We're thrilled to welcome back a coffee from Jorge Tapia for the third season in a row. Ecuadorean coffee can be incredibly varied and distinctive, and we think Jorge is a stellar example of just how delicate, juicy and floral the coffees from the north can be.
2020 marked Jorge’s fourth season as a coffee producer. Six years ago, a government initiative supplied 25 families in the Lloa area with seeds and basic processing equipment, with the promise to purchase their coffee crops at five times the market rate. Since the first small harvest in 2017 this number of producers has shrunk to just three, as the government didn’t keep their promise the second year, and many producers found the cost of production far too high to justify continuing in coffee.
Thankfully, Jorge has persevered, and through receiving a loan from green coffee exporter, Caravela, he has installed his own manual depulping machine, right amongst his coffee trees, giving him more control and autonomy over his processing and ultimately his potential to produce high quality lots, for which we are happy to pay a premium price.
The sole variety planted on Jorge’s farm, Finca Jesus del Gran Poder, is Typica Mejorado, of which he has around 2,300. Translating to ‘Improved Typica’ it may well be a misnomer. It has been planted widely after some of the workers at an experimental farm run by Nestlé in Pichincha smuggled out some seeds of a high-performing variety they believed to be from a Typica selection. Genetic testing uundertaken on some leaf cuttings by World Coffee Research points to the variety actually being a cross between Bourbon and Geisha coffee trees.
The particular location of Jorge’s farm, coupled with the fact that there are so few others growing coffee nearby, means that he doesn’t have to battle with Broca (the coffee borer beetle) or Roya (a fungal ‘rust’), two plights common to the majority of South and Central American coffee farmers.
Before the harvest Jorge will typically apply two fertilisations to the soil and use a foliar spray, having been guided by Ivan, one of Caravela’s PECA team in Ecuador, for whom we have great respect. Being only the 4th harvest for Jorge and his wife Hilda, who come from a background in rearing cattle, they are enthusiastic and willing to learn, with the goal of producing high quality, specialty coffee. Rather than have to carry cherries from the farm back to his house to process, all of the skins and pulp are left near to the trees after manually depulping the harvest. They seal the mucilage covered seeds into bags and ferment for around 24hrs, before washing in large ‘baldes’, or tubs.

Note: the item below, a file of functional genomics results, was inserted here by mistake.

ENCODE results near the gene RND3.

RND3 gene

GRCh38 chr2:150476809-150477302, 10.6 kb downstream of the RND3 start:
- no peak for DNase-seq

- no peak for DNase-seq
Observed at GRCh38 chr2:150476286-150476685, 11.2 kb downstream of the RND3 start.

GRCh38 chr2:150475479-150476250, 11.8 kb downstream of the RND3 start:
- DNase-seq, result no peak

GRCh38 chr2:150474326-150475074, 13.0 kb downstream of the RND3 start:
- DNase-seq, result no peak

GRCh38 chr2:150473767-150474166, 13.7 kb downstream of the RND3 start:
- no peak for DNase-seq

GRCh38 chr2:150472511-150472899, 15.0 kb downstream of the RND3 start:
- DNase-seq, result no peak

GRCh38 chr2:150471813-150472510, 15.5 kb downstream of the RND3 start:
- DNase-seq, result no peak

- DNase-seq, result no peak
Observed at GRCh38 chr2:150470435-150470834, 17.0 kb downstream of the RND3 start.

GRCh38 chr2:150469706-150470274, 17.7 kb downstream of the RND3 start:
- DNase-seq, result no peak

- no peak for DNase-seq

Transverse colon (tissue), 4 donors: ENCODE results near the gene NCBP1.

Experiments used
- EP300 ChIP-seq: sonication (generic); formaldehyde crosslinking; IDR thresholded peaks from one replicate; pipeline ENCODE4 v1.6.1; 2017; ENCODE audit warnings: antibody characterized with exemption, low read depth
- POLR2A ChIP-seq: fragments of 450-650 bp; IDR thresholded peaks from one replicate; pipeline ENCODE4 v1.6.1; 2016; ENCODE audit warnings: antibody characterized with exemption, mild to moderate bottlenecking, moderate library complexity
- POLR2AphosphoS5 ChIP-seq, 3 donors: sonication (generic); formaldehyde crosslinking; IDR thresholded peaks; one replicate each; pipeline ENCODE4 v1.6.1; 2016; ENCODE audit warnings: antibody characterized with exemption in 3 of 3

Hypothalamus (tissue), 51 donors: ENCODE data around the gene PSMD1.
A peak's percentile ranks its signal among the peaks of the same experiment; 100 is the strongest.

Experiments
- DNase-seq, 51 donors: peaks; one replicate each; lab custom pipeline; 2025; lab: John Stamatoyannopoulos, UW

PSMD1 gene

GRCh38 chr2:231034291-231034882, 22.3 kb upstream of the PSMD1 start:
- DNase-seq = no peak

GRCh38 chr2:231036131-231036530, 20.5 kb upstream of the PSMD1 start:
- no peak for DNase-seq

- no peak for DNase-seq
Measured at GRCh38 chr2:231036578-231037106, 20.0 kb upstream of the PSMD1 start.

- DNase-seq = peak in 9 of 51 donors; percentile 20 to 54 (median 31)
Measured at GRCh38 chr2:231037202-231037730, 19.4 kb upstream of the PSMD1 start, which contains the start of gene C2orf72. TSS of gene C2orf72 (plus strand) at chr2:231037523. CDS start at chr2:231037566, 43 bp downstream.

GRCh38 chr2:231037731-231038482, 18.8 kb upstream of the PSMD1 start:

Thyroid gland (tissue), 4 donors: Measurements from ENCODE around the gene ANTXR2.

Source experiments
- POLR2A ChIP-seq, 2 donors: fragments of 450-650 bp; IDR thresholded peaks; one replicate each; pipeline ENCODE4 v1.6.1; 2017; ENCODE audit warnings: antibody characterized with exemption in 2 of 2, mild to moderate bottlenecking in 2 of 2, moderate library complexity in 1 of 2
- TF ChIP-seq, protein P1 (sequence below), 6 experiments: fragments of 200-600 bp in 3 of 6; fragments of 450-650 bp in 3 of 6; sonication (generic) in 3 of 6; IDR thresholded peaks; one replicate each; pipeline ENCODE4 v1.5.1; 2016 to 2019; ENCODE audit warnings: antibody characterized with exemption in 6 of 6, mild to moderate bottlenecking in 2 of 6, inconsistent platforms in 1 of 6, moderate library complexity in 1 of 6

The water is then drained away overnight before the coffee is placed in the eaves of Jorge’s farmhouse to initially dry in the shade for 8 days. To finish off the drying process the coffee is then taken out onto raised beds under parabolic shade coverings for a further week or so, before the coffee is stored in GrainPro sacks until milling.
It was a real privilege to visit with Jorge, and we hope to continue supporting his admirable work for years to come.
Lloa, Pichincha, Ecuador
Juicy & sherberty, look for notes of cherry blossom, apricot & boiled sweets. Herbaceous, sappy & floral flavours of sugarcane, lychee & anise run throughout.